THE WHITE HOUSE
REMARKS BY THE PRESIDENT
11:30 A.M. (L)
THE PRESIDENT: Thank you very much. Good morning, Chief Minister Naidu. Thank you for welcoming me today to your state and to this magnificent city. Dr. Aruna, thank you for your remarks and for your work. Dr. Kolluri, to Ms. Rachel Chatterjee, the Minister of Health and the other ministers of the government that are here. To the staff of the Mahavir Trust Hospital. I thank you all for your dedication and for making me and our American delegation so welcome.
I am honored to be joined today by my daughter, by the American Ambassador to India, Mr. Celeste, and his wife, Jacqueline Lundquist; by the Secretary of Commerce Bill Daley, and the Administrator of our Agency for International Development Brady Anderson; and by six distinguished members of our Congress -- Congressman Gary Ackerman and Representative Nita Lowey from New York; Congressman Jim McDermott from Washington; Congressman Ed Royce from California; Congressman Sheila Jackson Lee from Texas; and Representative Jan Schakowsky from Illinois. We are delighted to be here and we are very interested in what you are doing and impressed. And we thank you. (Applause.)
We come today to celebrate a success story and to join with you in meeting a new challenge. As Dr. Aruna said, the success story is the virtual complete eradication of polio from the face of the Earth. In 1987, India reported 27,000 cases of this crippling disease. Today only 1,000 Indians are afflicted, and as you have just heard, there are no reported new cases this year.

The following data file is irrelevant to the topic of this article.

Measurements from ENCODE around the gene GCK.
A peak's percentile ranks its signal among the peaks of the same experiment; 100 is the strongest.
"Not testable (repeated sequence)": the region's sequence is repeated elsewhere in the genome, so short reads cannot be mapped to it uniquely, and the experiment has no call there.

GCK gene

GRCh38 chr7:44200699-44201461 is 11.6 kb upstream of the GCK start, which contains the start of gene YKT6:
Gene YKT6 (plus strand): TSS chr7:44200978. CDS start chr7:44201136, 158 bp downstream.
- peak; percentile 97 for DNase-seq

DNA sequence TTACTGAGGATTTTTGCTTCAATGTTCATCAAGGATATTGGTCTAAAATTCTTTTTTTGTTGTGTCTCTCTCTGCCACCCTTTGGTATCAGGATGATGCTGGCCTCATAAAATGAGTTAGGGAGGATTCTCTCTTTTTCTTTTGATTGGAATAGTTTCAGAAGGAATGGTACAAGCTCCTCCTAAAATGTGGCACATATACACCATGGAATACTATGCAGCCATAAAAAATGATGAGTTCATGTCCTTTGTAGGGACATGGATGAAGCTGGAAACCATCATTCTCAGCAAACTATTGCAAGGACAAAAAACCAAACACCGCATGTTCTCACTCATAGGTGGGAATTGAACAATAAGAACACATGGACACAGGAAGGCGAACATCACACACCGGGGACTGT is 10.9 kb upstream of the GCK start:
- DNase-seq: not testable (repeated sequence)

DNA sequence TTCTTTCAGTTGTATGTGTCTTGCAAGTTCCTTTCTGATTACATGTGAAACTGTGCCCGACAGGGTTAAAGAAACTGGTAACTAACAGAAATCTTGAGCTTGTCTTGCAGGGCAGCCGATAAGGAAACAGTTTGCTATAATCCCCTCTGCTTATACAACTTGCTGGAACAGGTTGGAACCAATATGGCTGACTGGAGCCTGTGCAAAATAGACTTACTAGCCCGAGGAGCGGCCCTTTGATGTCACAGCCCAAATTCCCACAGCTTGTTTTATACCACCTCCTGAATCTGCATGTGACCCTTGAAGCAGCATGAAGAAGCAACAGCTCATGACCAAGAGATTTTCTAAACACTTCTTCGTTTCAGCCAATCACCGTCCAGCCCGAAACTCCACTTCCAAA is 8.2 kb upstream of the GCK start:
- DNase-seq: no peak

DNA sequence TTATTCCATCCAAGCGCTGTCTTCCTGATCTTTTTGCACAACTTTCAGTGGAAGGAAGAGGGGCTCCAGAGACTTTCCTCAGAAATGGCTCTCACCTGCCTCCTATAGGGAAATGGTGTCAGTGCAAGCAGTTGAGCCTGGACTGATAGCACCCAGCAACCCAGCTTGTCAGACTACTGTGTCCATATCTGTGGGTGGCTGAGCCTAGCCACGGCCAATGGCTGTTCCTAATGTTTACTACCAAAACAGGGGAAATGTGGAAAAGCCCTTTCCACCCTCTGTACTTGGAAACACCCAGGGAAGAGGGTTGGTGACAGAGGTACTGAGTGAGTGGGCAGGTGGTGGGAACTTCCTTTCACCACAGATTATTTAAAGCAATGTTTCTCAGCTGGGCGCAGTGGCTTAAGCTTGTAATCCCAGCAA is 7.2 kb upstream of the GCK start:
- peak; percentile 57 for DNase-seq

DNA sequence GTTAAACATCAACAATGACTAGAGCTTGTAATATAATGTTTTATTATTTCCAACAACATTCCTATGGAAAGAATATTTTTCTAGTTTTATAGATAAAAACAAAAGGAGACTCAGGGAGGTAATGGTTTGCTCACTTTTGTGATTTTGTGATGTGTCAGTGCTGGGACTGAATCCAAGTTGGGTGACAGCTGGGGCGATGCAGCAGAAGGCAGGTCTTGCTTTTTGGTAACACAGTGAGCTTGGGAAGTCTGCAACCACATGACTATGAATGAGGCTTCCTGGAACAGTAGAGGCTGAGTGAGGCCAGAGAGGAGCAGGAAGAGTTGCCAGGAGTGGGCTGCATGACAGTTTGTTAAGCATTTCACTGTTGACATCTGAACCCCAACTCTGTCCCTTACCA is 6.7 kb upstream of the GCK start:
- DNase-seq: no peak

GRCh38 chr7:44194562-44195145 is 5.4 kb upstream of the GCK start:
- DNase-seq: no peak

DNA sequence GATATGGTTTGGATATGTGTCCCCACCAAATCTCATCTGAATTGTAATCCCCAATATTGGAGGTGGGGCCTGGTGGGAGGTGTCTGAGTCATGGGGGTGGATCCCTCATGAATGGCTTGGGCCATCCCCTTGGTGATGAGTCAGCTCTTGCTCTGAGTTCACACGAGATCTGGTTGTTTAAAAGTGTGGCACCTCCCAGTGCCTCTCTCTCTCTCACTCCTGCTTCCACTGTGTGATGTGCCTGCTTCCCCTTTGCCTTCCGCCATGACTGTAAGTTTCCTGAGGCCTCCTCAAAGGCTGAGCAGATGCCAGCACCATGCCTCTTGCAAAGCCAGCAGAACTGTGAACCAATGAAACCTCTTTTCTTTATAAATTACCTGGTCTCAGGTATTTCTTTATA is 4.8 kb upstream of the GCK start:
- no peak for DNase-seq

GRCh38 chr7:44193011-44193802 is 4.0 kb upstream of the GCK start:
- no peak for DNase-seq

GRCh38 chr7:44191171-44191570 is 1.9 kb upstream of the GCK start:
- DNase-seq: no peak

India has collaborated in this effort with Rotary International, with the Gates Foundation, with UNICEF, the World Health Organization, and with the U.S. Agency for International Development, or AID.
I would like to say just a special word of appreciation to our Agency for International Development. It has meant a great deal to America's partnership on a very human level with people all across the world and especially here in India. It has guided our efforts to fight diseases that threaten children; to launch the Green Revolution that helped India achieve self-sufficiency in agriculture and even more; to provide education, so that parents in India and throughout the world can determine the size of their families and keep their children in school; and to support great Indian universities, like IIT.
Now, we believe that USAID will be just as critical and just as active as India and the United States embark on a dynamic new partnership, as we face new challenges, like developing the sources of clean energy, bringing the Internet to rural India so all its children can reach out to the world.
So I'd like to say a special word of thanks today to our AID Administrator, Brady Anderson, and B.A. Rudolph and the other members of the AID team who are here. They are devoted to the cause of India and I thank them for their work. (Applause.)
I would also like to acknowledge, though, that on this polio eradication effort, the vast majority of the funding division and the work has come from India. And the whole world admires greatly what you have achieved.
Now, for the challenge. Today is World Tuberculosis Day. It marks the day the bacteria which causes TB was discovered 118 years ago. And, yet, even though this is 118-year-old knowledge, in the year 2000, TB kills more people around the world than ever before, including one almost every minute here in India.